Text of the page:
Tesla Inc. has been served with a subpoena from the U.S. Securities and Exchange Commission, adding further scrutiny of CEO Elon Musk’s plans to take the company private.
The subpoena came after Musk’s tweet, “funding secured.”
According to The Wall Street Journal, the subpoena demands information from each of Tesla’s nine directors. It isn’t known what information is being sought.
Representatives for the SEC and Tesla declined to comment.
Under rule 14e-8 of the Securities and Exchange Commission, publicly traded companies are prohibited from announcing plans to buy or sell securities if executives don’t intend to follow through, either don’t have the means to complete the deal, or intend to manipulate the stock price.
The serving of a subpoena indicates that the inquiry has moved onto a formal stage, which may take months to years finalize.
Tesla’s share price fell down 2.6 percent to $338.69 on Aug. 15, following news of the subpoena, lower than the share price the day prior to Musk’s tweet.
The latest news extended the roller-coaster ride for Tesla investors in recent days, adding to uncertainty about the future course of the company and whether a deal can be done amid growing regulatory complications.
Questions over financing continue to grow
Since Musk’s tweet, it has become clear that neither Musk nor Tesla had the necessary financing set aside for the privatization, drawing skepticism from both investors and analysts, according to CNBC.
On Aug. 13, Musk said in a blog on Tesla’s website that he was in discussions with Saudi Arabia’s sovereign wealth fund and other potential backers but that financing was not yet nailed down. Musk also said that the reported amount of more than $70 billion required to privatize Tesla, “dramatically overstate the actual capital raise needed.”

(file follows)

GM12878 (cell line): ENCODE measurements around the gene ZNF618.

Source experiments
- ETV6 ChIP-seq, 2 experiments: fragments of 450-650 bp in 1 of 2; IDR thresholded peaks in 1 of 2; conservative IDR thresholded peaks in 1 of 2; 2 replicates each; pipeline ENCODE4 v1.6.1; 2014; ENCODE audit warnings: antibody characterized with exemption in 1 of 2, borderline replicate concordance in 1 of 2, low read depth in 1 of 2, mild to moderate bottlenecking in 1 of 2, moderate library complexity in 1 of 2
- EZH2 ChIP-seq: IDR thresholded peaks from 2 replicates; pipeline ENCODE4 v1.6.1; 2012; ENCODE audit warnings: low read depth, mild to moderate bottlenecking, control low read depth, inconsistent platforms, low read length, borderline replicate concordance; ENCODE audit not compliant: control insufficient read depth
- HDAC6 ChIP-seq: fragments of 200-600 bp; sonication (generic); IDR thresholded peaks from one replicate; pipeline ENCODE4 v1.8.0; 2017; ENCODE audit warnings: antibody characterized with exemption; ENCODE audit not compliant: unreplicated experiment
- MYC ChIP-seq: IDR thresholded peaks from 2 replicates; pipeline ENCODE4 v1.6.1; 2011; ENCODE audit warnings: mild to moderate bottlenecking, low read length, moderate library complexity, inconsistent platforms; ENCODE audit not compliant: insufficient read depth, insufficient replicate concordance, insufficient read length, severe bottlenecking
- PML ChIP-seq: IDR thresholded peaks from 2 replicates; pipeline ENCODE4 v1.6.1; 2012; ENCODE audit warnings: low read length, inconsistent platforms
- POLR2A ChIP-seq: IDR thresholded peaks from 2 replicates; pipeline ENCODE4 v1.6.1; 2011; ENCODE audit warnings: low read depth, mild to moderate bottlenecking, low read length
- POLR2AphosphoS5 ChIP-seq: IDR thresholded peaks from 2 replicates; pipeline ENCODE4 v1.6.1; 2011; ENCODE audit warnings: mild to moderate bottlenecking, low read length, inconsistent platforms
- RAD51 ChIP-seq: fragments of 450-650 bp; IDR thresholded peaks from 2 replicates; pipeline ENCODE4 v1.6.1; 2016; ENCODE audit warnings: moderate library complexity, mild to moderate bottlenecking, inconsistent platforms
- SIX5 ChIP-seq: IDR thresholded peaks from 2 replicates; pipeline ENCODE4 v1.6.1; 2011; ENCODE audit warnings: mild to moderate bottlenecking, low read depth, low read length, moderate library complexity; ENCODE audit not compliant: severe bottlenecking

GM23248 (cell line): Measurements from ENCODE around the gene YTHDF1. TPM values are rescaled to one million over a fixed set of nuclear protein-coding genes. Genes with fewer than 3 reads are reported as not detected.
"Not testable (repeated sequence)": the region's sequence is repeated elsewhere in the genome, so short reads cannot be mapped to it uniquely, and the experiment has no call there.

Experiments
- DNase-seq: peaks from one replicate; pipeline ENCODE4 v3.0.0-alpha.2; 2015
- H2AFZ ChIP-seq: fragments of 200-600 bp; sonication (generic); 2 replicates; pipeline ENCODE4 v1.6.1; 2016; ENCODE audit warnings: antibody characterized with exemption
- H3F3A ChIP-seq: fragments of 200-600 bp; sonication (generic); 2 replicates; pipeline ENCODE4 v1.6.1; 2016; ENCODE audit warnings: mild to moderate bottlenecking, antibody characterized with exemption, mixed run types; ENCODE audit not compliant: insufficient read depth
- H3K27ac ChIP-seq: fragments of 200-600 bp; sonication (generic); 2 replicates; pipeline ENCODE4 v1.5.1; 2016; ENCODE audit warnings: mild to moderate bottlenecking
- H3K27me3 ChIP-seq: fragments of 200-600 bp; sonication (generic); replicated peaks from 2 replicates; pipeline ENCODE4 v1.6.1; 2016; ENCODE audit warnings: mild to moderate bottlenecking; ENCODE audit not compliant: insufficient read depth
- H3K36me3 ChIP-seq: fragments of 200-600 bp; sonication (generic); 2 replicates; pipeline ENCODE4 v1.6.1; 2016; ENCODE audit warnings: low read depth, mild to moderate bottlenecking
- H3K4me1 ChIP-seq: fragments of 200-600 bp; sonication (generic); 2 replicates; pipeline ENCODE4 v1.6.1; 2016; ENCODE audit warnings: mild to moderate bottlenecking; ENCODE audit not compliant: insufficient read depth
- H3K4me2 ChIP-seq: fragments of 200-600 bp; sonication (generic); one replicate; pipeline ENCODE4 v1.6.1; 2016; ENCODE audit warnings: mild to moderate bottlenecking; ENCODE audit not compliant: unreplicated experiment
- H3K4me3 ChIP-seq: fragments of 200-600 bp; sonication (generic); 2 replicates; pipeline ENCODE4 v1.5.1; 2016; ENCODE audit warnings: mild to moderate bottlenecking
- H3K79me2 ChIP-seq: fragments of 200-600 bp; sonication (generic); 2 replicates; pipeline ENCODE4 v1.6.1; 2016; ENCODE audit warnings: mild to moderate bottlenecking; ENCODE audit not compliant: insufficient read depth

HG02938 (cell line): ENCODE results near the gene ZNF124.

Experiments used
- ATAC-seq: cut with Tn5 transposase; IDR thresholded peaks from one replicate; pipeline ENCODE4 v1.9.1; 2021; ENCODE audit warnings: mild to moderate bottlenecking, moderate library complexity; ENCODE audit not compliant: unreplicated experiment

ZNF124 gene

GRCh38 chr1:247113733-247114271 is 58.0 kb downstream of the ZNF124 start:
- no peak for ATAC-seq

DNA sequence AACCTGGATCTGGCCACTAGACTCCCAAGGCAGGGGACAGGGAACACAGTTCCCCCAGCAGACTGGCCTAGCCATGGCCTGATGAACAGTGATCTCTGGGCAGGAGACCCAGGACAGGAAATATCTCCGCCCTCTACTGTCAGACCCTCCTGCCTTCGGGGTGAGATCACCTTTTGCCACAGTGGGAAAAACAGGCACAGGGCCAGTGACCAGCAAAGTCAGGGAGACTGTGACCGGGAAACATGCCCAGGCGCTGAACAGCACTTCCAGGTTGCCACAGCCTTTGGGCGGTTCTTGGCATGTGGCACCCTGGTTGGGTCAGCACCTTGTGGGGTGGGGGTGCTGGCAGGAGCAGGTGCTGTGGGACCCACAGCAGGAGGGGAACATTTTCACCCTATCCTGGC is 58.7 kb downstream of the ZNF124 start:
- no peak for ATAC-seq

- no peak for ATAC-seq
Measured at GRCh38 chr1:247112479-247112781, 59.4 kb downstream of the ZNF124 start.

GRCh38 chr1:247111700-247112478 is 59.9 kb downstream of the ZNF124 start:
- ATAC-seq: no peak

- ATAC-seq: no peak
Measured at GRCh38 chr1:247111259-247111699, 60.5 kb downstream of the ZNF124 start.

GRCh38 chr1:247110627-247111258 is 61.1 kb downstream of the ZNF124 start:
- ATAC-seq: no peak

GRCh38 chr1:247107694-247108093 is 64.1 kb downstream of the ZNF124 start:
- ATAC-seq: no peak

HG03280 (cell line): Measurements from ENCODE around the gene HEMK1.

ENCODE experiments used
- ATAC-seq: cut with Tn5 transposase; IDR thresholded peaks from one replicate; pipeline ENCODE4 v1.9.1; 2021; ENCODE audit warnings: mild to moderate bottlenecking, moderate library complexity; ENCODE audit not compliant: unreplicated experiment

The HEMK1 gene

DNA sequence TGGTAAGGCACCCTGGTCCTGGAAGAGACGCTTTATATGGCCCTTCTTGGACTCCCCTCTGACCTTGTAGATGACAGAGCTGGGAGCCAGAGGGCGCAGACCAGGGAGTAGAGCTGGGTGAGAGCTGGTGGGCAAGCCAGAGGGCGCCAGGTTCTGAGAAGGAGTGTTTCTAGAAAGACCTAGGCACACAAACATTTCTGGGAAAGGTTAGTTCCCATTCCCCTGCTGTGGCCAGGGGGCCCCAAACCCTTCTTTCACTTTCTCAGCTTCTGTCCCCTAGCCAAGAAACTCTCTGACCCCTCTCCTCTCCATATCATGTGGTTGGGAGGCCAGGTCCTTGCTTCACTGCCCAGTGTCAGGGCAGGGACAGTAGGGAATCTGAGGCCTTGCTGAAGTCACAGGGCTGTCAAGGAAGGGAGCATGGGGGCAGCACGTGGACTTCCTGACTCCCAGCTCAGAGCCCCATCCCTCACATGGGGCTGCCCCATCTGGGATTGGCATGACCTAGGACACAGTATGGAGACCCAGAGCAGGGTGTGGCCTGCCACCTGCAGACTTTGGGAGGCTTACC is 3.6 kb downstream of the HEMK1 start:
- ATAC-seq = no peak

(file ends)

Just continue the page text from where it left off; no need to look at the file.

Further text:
According to Bloomberg, the Saudi Fund disclosed in March that it hired Washington law firm Akin Gump Strauss Hauer & Feld LLP to lobby for approval of acquisitions in the U.S., with a focus on CFIUS (Committee on Foreign Investment in the U.S.).
Despite the Saudi Fund having over $250 billion in assets, enough to purchase Tesla, many of the fund’s assets are not liquid and readily available cash is limited.
The proposal for Saudi Arabia to finance Tesla’s privatization may prove difficult due to Saudi Arabia’s Public Investment Fund (PIF) being tied up in other investments, and Saudi Arabia’s illiquid market. Assets owned by the PIF cannot be monetized quickly without driving down prices in the local stock market, while selling many of them would conflict with another of the PIF’s declared roles.
In addition, bankers familiar with Saudi Arabia’s Public Investment Fund told Reuters that have not yet seen any signs of the PIF committing to a Tesla deal.
Musk will also likely require clearance from U.S. national security officials if financing comes from Saudi Arabia, according to Bloomberg. Musk will be under the scrutiny of CFIUS (Committee on Foreign Investment in the U.S.) as the Trump administration enforces more scrutiny over foreign investments in American technology.
“Any foreign investment in Tesla would at least notionally be of interest to CFIUS,” Joseph Falcone, a partner at Herbert Smith Freehills in New York, told Bloomberg.
Musk tweeted late night on Aug. 13, he was working with Goldman Sachs and private equity firm Silver Lake as financial advisers. However, as of Aug. 14, Goldman was still negotiating its terms of engagement with Musk, according to a person familiar with the matter.
A three-person committee has been formed by Tesla’s board, which will assess a potential buyout by Musk while leaving the door open for other offers.
Reuters contributed to this report.